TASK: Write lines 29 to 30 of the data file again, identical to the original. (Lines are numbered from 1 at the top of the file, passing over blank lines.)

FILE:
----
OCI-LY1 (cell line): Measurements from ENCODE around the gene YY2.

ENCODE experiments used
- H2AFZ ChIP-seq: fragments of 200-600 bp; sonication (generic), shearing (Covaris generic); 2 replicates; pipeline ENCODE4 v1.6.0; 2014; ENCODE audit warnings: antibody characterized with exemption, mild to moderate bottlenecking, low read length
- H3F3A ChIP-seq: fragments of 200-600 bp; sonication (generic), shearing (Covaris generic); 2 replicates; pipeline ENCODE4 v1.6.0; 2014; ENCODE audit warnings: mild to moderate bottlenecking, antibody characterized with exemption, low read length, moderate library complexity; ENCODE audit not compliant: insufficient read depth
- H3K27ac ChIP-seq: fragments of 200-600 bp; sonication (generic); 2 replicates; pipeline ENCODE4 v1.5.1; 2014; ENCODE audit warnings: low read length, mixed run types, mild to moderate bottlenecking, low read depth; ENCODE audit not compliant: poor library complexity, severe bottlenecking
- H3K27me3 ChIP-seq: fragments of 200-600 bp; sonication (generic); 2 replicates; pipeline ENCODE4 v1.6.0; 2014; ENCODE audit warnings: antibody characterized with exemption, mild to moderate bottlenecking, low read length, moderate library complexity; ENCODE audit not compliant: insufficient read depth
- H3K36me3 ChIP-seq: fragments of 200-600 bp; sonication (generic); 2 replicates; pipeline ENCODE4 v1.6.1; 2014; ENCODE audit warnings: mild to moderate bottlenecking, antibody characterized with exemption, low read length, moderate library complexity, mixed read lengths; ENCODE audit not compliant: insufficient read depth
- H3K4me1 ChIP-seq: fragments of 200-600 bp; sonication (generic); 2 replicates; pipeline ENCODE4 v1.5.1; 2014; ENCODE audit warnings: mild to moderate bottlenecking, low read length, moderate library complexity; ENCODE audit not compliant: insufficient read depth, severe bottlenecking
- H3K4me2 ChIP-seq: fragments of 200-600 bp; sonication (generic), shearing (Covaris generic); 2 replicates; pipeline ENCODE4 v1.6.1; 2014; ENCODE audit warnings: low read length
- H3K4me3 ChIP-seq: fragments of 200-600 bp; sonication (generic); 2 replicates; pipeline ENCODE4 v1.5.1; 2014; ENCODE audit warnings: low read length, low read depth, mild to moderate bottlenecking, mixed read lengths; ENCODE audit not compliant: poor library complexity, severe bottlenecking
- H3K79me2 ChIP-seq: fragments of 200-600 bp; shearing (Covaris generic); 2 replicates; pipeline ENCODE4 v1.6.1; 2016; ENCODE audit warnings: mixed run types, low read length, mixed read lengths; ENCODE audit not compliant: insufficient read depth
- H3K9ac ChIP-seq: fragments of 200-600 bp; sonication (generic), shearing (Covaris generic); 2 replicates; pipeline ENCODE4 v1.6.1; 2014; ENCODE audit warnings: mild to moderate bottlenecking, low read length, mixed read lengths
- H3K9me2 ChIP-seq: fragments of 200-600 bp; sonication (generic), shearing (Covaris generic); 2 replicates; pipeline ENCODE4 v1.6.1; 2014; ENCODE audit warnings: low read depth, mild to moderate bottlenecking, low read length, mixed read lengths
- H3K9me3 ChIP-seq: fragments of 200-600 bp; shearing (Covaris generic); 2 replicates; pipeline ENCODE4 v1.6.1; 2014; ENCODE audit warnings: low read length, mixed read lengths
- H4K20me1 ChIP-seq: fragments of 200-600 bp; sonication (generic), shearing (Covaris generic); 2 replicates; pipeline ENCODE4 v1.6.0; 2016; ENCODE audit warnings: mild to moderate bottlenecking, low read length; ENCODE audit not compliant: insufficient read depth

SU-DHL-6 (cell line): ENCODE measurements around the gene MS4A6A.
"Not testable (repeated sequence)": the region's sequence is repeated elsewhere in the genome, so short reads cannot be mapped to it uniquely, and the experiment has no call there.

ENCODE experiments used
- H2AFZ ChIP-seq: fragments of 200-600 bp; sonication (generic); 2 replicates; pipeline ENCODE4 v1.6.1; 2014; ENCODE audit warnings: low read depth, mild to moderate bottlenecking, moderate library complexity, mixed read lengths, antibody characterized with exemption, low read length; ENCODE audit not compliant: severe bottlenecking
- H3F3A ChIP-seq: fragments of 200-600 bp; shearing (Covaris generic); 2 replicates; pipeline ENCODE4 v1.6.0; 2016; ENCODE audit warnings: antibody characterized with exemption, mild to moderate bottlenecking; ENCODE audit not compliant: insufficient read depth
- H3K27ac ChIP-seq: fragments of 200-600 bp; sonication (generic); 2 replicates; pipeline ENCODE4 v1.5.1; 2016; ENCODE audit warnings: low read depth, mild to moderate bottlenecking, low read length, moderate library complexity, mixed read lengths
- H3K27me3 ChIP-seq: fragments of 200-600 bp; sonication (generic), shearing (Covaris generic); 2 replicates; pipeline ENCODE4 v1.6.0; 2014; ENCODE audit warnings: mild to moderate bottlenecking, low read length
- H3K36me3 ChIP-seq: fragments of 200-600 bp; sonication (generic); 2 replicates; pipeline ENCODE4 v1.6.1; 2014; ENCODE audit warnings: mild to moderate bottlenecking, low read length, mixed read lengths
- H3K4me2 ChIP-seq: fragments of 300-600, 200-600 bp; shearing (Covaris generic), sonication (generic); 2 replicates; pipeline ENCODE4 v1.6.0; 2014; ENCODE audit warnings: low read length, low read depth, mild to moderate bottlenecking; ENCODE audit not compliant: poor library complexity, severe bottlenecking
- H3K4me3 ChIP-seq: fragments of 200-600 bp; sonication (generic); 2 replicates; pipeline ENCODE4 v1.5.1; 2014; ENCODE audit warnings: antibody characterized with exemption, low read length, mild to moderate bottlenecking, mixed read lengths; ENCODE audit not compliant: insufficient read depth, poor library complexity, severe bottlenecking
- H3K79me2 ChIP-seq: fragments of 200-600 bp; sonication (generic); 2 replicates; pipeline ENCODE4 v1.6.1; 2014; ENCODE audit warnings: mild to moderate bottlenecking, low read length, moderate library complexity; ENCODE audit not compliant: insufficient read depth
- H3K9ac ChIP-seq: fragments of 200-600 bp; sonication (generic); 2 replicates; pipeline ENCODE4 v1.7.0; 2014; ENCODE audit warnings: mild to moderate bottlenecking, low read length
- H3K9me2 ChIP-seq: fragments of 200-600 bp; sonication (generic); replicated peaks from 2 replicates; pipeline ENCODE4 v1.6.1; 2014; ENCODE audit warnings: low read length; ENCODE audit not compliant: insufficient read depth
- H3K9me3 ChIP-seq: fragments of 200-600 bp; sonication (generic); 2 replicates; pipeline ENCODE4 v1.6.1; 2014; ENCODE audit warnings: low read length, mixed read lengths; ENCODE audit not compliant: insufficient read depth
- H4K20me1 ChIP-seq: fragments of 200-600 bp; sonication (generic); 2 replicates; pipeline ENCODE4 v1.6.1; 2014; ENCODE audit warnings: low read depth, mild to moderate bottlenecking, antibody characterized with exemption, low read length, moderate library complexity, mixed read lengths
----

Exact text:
- H3K9me3 ChIP-seq: fragments of 200-600 bp; sonication (generic); 2 replicates; pipeline ENCODE4 v1.6.1; 2014; ENCODE audit warnings: low read length, mixed read lengths; ENCODE audit not compliant: insufficient read depth
- H4K20me1 ChIP-seq: fragments of 200-600 bp; sonication (generic); 2 replicates; pipeline ENCODE4 v1.6.1; 2014; ENCODE audit warnings: low read depth, mild to moderate bottlenecking, antibody characterized with exemption, low read length, moderate library complexity, mixed read lengths